In the novel, The Cather in the Rye, by J. Salinger, he express how Holden Caulfield is stuck in the middle of his childhood and adulthood. He just doesn't seem like he wants to grow up and become the adult he can be, but he also hates his life as a teenager. The role of Jane's kings in the back row represents Holden being afraid of undergoing maturation in the adult world. .
Holden talks about how Jane uses her kings in the back row technique in a seemingly happy and fun way. Holden really liked Jane and admired her so much. He says about Jane, ""She wouldn't move any of her kings. What she"d do, when she"d get a king, she wouldn't move it. She"d just leave it in the back row. She"d get them all lined up in the back row. Then she"d never use them. She just liked the way they looked when they were all in the back row"" (41). Holden isn't doing too well in school, failing four of his classes, and doesn't really have any friends, staying home during the big football game. Holden is remembering all the good times he had with Jane, the qualities he enjoyed in her. But Holden's struggling through his adolescent life. The symbolism of Jane keeping her kings in the back row in something that Holden likes and remembers very well. The author describes Jane's character as a very happy child and good friend to Holden. This also symbolizes how Holden is being held back by his child like mind and him not letting himself grow up to an adult.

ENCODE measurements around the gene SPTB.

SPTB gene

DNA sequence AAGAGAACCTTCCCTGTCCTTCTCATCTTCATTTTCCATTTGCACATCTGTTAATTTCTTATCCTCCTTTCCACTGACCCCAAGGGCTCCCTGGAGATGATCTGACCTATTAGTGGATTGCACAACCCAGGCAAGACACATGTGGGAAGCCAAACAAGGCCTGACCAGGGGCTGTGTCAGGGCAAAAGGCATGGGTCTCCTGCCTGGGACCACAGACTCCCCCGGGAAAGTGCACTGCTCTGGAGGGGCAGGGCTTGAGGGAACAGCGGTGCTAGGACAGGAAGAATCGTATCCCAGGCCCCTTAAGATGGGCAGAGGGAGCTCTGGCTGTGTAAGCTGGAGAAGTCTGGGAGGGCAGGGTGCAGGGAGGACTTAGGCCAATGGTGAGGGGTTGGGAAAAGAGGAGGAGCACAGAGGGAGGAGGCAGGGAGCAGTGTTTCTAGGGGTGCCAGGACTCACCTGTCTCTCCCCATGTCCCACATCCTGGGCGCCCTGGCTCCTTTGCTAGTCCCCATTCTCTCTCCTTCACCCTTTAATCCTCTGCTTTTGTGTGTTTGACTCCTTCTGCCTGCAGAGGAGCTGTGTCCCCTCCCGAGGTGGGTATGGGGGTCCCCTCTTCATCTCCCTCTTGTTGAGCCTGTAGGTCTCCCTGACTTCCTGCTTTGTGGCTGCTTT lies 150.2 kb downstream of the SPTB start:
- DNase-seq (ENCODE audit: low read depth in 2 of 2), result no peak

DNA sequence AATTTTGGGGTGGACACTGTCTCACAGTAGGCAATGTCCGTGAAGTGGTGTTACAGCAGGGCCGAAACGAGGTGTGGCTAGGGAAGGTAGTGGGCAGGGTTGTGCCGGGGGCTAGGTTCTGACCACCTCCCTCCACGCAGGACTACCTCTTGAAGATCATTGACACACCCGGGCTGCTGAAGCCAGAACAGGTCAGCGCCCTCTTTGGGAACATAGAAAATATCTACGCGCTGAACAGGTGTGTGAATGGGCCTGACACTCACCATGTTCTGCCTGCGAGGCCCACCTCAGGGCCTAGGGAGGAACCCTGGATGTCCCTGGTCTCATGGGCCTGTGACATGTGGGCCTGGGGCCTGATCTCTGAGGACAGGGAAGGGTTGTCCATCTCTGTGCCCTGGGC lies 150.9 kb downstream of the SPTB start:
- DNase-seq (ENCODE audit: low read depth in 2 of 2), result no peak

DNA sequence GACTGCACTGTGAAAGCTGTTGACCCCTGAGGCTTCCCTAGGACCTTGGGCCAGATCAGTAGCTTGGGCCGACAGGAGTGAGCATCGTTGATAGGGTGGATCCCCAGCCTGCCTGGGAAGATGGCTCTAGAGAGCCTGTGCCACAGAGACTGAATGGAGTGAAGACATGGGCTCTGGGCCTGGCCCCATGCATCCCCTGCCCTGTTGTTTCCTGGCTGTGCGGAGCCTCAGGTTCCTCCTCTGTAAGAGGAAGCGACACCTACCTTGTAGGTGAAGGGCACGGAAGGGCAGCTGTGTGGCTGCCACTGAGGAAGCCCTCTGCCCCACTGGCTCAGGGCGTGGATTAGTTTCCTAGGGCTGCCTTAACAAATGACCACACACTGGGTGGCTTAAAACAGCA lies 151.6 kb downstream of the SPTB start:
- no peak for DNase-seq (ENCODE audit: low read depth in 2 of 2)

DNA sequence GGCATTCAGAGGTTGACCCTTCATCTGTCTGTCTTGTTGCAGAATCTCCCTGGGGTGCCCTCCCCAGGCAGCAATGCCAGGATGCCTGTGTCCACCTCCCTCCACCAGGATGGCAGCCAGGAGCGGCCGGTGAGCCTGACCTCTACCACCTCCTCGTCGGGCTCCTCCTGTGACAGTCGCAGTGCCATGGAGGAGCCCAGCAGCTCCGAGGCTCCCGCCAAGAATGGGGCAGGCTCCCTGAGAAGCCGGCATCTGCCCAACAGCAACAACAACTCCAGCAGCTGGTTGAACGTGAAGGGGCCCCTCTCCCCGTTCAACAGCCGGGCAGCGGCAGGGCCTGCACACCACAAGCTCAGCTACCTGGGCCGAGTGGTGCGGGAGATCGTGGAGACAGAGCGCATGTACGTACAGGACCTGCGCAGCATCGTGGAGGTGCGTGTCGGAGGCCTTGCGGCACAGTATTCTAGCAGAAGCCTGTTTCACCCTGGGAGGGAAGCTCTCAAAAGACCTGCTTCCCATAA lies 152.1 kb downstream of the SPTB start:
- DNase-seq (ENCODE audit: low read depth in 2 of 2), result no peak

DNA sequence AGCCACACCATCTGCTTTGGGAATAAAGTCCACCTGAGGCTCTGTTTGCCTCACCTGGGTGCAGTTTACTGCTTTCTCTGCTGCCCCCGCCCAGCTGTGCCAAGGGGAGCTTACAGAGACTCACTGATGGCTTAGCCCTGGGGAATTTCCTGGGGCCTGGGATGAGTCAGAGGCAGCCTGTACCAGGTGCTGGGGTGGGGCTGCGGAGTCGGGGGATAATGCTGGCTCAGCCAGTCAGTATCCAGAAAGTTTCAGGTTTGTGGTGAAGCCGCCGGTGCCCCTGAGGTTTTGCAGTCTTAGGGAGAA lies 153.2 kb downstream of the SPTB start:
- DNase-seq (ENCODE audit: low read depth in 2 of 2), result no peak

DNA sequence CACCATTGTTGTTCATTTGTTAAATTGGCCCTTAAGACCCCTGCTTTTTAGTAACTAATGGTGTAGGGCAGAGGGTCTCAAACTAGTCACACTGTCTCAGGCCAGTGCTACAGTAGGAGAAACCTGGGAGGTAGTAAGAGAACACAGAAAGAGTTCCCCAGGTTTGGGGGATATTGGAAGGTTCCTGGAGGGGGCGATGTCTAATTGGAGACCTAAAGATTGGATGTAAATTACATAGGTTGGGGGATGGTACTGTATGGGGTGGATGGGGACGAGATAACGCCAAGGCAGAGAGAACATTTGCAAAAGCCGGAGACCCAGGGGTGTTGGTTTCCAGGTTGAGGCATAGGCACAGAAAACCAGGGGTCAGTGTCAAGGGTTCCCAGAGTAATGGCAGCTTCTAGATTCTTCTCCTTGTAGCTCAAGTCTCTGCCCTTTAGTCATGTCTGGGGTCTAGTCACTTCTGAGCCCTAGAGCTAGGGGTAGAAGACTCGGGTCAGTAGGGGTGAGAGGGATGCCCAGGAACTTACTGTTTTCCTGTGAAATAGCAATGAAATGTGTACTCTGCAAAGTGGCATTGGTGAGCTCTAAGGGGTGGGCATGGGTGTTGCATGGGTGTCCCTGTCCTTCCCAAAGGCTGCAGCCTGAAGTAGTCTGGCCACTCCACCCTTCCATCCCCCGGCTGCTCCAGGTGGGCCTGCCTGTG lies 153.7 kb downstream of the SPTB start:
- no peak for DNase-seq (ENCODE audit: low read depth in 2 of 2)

There are many symbols in the novel, the game of checkers is like the game of life and each move you make will help you in the process and in the long run. Holden likes her style and shows how he doesn't care about anything, let alone his life. He's just afraid of becoming another stupid adult. Jane symbolizes Holden's childhood and how she's a very happy and content person. He savors, and the little responsibility kids have and how they don't necessarily have to worry about things and just play around.